Sociologists have a theory of the looking-glass self: you become what the most important person in your life (wife, father, boss, etc.) thinks you are. How would my life change if I truly believed the Bible’s astounding words about God’s love for me, if I looked in the mirror and saw what God sees?

Brennan Manning tells the story of an Irish priest who, on a walking tour of a rural parish, sees an old peasant kneeling by the side of the road, praying. Impressed, the priest says to the man, ‘You must be very close to God.’ The peasant looks up from his prayers, thinks a moment, and then smiles, ‘Yes, he’s very fond of me.’  (What’s So Amazing About Grace?, pages 68-69)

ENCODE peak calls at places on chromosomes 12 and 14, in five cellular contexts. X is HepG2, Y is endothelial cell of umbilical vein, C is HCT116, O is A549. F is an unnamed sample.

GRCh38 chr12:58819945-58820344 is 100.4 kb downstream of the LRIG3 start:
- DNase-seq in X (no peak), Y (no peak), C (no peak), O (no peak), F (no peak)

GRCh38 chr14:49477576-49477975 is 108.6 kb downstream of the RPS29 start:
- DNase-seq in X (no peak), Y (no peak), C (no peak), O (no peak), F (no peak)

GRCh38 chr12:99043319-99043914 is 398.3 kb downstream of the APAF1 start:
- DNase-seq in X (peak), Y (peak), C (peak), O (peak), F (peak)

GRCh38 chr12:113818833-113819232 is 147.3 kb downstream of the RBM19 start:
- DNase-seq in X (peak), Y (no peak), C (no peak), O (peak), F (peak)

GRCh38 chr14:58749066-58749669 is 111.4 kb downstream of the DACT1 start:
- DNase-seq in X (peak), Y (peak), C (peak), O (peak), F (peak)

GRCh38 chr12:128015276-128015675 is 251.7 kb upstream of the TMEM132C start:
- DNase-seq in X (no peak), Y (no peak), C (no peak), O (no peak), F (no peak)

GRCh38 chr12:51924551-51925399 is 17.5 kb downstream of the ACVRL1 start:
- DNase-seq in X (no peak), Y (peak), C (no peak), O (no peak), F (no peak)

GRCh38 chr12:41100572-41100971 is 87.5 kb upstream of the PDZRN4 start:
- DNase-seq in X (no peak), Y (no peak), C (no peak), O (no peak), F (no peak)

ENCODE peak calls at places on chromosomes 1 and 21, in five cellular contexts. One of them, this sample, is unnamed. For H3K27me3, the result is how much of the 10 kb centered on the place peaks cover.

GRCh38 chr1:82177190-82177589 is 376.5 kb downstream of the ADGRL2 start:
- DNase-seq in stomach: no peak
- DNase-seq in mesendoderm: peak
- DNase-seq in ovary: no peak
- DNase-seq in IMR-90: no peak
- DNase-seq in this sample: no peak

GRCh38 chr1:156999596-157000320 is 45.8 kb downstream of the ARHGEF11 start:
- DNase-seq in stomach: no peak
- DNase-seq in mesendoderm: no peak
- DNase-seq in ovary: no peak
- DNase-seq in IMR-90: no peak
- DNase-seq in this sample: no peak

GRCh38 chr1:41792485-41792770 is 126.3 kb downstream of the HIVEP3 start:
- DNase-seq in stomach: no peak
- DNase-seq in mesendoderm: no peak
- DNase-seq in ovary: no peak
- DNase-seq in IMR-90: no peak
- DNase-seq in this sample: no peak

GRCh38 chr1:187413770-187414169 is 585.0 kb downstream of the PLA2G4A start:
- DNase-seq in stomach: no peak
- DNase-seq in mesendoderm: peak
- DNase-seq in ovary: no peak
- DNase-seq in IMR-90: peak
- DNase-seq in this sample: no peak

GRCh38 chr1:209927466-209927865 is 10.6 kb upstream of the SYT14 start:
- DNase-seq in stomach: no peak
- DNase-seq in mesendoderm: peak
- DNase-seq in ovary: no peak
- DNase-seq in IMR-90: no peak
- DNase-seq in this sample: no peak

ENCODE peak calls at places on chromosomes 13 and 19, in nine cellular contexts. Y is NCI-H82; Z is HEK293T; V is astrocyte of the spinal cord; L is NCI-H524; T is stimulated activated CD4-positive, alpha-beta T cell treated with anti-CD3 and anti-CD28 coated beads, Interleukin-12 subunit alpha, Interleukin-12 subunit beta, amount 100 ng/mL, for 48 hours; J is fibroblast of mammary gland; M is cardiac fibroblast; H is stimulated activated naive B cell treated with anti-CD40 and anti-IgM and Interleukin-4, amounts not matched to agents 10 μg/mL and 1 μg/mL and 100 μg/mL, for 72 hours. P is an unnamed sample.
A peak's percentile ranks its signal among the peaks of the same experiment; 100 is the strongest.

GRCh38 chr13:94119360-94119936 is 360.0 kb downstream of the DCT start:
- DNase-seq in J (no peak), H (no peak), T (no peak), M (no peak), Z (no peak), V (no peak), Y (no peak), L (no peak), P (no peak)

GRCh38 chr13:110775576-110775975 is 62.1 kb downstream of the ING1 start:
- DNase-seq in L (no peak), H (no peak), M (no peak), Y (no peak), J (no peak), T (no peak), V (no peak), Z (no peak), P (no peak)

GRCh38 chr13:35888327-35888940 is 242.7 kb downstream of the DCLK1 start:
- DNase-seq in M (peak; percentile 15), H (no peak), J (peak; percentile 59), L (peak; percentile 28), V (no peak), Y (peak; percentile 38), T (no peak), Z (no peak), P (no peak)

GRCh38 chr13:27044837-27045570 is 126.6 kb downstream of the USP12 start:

I too, was reminded about this kind of simple dependance upon God yesterday when I stumbled across the following verse that one of my daughters had posted.  

Give your entire attention to what God is doing right now, and don’t get worked up about what may or may not happen tomorrow. God will help you deal with whatever hard things come up when the time comes (Matthew 6:34, The Message).

The full life Jesus speaks of is a life of learned dependance .

a blog about radical discipleship, the gospel of grace, a theology of the cross, Christian spirituality, the mission of the church in this world and whatever else on the same wave length that may be running around the brain of a hopeful Protestant.